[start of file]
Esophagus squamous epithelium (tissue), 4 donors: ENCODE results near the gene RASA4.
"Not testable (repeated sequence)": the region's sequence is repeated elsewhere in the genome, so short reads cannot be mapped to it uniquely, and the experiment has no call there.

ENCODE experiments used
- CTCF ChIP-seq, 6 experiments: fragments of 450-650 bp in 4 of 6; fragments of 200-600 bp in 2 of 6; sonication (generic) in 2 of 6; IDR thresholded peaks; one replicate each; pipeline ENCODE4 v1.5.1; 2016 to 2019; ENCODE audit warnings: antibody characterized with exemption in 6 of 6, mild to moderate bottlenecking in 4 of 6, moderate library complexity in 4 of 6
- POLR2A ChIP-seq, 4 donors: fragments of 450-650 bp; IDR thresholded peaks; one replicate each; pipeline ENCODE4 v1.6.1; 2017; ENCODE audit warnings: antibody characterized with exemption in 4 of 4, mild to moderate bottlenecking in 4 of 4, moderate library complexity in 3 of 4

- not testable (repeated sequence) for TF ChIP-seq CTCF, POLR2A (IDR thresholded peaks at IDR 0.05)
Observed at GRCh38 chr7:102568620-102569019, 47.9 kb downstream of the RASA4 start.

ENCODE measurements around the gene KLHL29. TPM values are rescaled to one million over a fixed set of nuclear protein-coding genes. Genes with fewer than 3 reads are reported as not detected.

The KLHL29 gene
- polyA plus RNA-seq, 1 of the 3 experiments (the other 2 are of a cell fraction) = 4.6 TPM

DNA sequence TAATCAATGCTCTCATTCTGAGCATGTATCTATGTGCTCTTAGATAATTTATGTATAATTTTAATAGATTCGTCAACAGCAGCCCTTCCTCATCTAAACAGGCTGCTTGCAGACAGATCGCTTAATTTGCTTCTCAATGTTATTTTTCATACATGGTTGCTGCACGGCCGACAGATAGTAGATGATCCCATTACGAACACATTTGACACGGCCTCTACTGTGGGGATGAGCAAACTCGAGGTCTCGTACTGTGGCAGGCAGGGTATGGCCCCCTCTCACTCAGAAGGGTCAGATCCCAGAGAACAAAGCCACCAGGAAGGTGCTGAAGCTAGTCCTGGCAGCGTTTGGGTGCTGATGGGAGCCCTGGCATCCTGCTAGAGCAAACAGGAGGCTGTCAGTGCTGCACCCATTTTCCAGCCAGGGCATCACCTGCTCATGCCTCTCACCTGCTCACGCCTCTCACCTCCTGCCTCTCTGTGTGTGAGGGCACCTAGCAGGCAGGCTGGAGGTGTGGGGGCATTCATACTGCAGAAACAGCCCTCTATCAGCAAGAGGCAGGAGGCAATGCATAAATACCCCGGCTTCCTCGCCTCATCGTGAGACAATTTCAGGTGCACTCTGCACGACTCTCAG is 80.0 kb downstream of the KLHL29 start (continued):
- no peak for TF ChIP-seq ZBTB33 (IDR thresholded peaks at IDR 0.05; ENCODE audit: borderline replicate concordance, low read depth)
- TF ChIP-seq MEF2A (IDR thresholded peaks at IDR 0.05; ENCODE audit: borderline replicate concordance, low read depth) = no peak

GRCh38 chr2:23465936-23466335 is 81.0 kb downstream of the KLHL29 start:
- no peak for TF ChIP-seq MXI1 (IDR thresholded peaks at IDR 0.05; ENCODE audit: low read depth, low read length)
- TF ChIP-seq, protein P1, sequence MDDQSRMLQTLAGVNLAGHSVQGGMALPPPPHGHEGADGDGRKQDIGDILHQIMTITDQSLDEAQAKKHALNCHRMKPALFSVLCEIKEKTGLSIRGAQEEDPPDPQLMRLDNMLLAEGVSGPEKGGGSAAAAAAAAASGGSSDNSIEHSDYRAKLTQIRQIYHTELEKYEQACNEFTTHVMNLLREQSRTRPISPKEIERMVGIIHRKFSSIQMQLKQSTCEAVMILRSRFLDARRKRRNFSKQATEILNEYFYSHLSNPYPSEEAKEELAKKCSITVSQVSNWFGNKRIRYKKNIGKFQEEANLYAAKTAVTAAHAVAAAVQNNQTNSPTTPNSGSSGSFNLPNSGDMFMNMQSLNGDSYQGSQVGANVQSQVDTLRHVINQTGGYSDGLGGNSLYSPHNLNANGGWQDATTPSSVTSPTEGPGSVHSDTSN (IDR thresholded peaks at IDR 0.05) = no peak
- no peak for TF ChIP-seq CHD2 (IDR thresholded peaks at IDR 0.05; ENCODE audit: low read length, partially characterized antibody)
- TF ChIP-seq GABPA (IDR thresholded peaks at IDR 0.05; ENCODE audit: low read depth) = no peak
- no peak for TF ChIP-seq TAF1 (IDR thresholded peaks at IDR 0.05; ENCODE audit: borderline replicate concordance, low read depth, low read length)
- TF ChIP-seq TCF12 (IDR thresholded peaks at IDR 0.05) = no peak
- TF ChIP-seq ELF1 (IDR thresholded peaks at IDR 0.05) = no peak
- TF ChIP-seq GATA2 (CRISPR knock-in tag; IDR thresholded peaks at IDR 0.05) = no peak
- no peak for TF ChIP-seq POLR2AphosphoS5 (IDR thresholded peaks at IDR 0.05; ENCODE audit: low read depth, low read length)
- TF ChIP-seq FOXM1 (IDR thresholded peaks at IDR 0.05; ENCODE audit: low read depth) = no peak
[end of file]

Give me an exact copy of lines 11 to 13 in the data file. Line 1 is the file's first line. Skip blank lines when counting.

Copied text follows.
DNA sequence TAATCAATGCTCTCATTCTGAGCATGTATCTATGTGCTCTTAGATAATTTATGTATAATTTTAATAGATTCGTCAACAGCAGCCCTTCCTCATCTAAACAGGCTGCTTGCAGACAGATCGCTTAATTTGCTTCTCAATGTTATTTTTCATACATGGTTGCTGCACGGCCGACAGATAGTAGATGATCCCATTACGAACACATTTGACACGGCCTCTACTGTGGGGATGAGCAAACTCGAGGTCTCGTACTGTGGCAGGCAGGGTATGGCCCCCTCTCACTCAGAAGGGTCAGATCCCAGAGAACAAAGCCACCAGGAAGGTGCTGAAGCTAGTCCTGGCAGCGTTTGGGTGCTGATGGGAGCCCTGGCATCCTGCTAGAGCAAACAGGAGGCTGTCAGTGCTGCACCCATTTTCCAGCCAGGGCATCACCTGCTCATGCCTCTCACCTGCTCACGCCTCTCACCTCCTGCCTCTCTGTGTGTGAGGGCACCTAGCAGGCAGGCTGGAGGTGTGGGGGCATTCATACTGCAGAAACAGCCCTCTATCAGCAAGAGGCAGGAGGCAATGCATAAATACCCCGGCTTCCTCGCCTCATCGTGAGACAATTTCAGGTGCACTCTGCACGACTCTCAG is 80.0 kb downstream of the KLHL29 start (continued):
- no peak for TF ChIP-seq ZBTB33 (IDR thresholded peaks at IDR 0.05; ENCODE audit: borderline replicate concordance, low read depth)
- TF ChIP-seq MEF2A (IDR thresholded peaks at IDR 0.05; ENCODE audit: borderline replicate concordance, low read depth) = no peak